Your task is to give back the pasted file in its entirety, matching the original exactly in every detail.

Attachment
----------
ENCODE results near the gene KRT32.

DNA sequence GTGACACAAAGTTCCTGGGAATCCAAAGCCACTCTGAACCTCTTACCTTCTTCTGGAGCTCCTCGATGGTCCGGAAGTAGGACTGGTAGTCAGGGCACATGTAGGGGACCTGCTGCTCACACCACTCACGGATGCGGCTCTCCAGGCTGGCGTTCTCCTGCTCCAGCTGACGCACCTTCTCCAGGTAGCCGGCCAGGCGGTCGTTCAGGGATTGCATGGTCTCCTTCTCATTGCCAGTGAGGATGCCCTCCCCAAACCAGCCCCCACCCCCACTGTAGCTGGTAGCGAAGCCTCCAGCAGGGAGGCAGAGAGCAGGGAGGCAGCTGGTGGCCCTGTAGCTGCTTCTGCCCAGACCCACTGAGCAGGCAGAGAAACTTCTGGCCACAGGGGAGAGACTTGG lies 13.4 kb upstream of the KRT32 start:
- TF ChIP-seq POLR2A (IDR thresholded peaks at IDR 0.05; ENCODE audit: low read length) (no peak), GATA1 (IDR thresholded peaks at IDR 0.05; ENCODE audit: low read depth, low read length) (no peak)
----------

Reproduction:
ENCODE results near the gene KRT32.

DNA sequence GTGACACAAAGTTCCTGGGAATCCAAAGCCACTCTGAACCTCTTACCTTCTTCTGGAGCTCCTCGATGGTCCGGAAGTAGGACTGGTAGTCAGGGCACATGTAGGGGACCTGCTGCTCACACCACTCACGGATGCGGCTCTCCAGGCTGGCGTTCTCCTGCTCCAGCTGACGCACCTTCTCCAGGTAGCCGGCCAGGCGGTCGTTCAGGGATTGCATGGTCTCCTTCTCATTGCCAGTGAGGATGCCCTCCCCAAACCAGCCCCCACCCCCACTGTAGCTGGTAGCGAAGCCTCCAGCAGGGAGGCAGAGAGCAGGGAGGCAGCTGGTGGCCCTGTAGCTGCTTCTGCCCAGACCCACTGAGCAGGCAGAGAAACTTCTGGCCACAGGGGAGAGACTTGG lies 13.4 kb upstream of the KRT32 start:
- TF ChIP-seq POLR2A (IDR thresholded peaks at IDR 0.05; ENCODE audit: low read length) (no peak), GATA1 (IDR thresholded peaks at IDR 0.05; ENCODE audit: low read depth, low read length) (no peak)